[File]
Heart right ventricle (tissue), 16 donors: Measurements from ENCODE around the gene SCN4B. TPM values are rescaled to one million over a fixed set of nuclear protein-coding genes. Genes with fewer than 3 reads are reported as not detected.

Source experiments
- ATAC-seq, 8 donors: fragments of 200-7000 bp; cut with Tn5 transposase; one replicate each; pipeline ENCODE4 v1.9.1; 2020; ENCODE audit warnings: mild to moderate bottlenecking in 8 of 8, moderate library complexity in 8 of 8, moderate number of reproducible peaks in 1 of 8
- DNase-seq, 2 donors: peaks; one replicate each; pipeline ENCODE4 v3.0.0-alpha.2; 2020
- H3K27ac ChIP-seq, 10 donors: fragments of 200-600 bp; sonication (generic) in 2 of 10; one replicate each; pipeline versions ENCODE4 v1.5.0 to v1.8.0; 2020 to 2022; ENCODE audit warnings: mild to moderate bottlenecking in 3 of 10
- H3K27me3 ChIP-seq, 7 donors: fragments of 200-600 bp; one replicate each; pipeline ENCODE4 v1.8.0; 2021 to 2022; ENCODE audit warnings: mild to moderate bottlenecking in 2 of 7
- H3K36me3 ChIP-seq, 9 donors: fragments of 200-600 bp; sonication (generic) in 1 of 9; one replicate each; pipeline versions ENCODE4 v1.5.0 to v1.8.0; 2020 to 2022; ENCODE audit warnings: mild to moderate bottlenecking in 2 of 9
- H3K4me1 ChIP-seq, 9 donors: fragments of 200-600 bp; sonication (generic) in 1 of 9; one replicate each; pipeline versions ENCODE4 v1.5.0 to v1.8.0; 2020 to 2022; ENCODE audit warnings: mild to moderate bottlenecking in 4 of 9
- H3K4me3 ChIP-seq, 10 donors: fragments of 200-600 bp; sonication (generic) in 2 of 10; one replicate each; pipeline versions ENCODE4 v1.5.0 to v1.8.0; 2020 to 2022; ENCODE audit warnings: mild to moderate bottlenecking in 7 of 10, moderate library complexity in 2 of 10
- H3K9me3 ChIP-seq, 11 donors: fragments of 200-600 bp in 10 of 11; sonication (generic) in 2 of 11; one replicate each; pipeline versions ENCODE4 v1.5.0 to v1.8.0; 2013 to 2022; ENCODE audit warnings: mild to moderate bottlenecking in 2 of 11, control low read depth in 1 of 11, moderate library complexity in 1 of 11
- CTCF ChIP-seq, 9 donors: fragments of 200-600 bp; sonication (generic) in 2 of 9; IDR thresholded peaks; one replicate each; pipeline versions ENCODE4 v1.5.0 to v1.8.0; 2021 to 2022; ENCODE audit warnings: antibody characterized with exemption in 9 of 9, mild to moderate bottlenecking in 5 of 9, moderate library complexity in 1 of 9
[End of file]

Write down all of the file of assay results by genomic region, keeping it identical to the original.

Heart right ventricle (tissue), 16 donors: Measurements from ENCODE around the gene SCN4B. TPM values are rescaled to one million over a fixed set of nuclear protein-coding genes. Genes with fewer than 3 reads are reported as not detected.

Source experiments
- ATAC-seq, 8 donors: fragments of 200-7000 bp; cut with Tn5 transposase; one replicate each; pipeline ENCODE4 v1.9.1; 2020; ENCODE audit warnings: mild to moderate bottlenecking in 8 of 8, moderate library complexity in 8 of 8, moderate number of reproducible peaks in 1 of 8
- DNase-seq, 2 donors: peaks; one replicate each; pipeline ENCODE4 v3.0.0-alpha.2; 2020
- H3K27ac ChIP-seq, 10 donors: fragments of 200-600 bp; sonication (generic) in 2 of 10; one replicate each; pipeline versions ENCODE4 v1.5.0 to v1.8.0; 2020 to 2022; ENCODE audit warnings: mild to moderate bottlenecking in 3 of 10
- H3K27me3 ChIP-seq, 7 donors: fragments of 200-600 bp; one replicate each; pipeline ENCODE4 v1.8.0; 2021 to 2022; ENCODE audit warnings: mild to moderate bottlenecking in 2 of 7
- H3K36me3 ChIP-seq, 9 donors: fragments of 200-600 bp; sonication (generic) in 1 of 9; one replicate each; pipeline versions ENCODE4 v1.5.0 to v1.8.0; 2020 to 2022; ENCODE audit warnings: mild to moderate bottlenecking in 2 of 9
- H3K4me1 ChIP-seq, 9 donors: fragments of 200-600 bp; sonication (generic) in 1 of 9; one replicate each; pipeline versions ENCODE4 v1.5.0 to v1.8.0; 2020 to 2022; ENCODE audit warnings: mild to moderate bottlenecking in 4 of 9
- H3K4me3 ChIP-seq, 10 donors: fragments of 200-600 bp; sonication (generic) in 2 of 10; one replicate each; pipeline versions ENCODE4 v1.5.0 to v1.8.0; 2020 to 2022; ENCODE audit warnings: mild to moderate bottlenecking in 7 of 10, moderate library complexity in 2 of 10
- H3K9me3 ChIP-seq, 11 donors: fragments of 200-600 bp in 10 of 11; sonication (generic) in 2 of 11; one replicate each; pipeline versions ENCODE4 v1.5.0 to v1.8.0; 2013 to 2022; ENCODE audit warnings: mild to moderate bottlenecking in 2 of 11, control low read depth in 1 of 11, moderate library complexity in 1 of 11
- CTCF ChIP-seq, 9 donors: fragments of 200-600 bp; sonication (generic) in 2 of 9; IDR thresholded peaks; one replicate each; pipeline versions ENCODE4 v1.5.0 to v1.8.0; 2021 to 2022; ENCODE audit warnings: antibody characterized with exemption in 9 of 9, mild to moderate bottlenecking in 5 of 9, moderate library complexity in 1 of 9